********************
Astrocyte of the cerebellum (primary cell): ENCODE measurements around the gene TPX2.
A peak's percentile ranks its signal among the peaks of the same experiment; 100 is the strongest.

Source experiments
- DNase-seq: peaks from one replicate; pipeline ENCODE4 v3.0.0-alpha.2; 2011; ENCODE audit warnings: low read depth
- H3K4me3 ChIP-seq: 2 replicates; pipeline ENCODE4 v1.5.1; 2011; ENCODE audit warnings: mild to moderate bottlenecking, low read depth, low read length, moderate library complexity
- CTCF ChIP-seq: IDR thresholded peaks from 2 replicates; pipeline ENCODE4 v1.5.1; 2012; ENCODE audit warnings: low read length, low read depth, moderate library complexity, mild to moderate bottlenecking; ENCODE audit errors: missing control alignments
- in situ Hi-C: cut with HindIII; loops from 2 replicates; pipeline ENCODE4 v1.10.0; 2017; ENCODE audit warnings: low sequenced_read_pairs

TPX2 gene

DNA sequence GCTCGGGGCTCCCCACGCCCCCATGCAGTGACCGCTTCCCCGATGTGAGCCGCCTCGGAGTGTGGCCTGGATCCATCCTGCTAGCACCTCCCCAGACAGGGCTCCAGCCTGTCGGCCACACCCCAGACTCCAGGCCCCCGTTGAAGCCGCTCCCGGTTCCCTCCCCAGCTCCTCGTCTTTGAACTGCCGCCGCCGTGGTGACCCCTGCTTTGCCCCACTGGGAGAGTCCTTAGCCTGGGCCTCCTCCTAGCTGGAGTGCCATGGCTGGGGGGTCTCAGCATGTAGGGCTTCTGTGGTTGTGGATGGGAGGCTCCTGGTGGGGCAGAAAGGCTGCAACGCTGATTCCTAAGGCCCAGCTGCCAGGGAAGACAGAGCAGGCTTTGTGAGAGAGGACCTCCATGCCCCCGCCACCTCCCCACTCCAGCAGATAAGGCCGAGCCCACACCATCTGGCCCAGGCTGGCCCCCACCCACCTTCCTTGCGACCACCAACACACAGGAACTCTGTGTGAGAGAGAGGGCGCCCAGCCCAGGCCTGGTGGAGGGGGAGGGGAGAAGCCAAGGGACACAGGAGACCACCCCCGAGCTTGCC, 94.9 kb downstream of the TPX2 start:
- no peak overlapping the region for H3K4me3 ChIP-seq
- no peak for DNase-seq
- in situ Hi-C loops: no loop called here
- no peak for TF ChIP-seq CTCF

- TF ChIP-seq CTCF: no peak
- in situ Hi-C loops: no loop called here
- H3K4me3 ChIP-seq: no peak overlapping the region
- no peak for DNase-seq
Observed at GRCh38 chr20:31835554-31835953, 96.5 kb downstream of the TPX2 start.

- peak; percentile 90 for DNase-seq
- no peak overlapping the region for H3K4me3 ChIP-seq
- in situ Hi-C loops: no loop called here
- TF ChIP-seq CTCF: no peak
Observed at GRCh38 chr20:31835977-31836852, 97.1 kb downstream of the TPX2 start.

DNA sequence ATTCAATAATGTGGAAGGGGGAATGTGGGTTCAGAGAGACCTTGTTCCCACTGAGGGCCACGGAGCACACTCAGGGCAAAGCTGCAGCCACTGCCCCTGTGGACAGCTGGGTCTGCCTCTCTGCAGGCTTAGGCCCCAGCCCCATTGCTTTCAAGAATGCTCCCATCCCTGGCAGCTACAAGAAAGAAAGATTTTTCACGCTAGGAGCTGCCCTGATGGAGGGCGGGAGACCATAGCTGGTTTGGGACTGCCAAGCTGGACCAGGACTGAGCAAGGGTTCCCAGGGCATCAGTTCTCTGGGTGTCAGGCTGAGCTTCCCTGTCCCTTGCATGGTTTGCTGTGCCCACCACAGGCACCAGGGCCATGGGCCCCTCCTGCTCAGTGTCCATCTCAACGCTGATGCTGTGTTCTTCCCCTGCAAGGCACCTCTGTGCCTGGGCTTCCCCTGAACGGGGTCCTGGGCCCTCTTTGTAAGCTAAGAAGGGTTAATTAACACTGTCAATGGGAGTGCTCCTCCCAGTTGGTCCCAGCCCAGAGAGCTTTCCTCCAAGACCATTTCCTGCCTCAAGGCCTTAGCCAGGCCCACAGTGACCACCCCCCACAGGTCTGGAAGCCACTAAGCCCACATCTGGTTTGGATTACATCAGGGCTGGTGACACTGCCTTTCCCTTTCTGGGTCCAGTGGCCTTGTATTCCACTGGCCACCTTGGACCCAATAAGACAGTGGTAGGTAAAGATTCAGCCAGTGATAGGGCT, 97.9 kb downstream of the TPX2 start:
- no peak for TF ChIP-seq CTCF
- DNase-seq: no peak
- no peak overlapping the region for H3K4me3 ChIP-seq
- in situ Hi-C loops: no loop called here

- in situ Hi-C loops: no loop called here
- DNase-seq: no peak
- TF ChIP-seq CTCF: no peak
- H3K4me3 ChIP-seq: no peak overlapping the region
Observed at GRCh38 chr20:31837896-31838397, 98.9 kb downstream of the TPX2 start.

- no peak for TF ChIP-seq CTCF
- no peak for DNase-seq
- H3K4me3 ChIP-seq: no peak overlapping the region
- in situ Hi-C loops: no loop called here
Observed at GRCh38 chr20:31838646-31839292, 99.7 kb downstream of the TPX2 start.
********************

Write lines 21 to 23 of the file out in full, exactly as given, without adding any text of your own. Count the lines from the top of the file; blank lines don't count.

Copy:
- in situ Hi-C loops: no loop called here
- TF ChIP-seq CTCF: no peak
Observed at GRCh38 chr20:31835977-31836852, 97.1 kb downstream of the TPX2 start.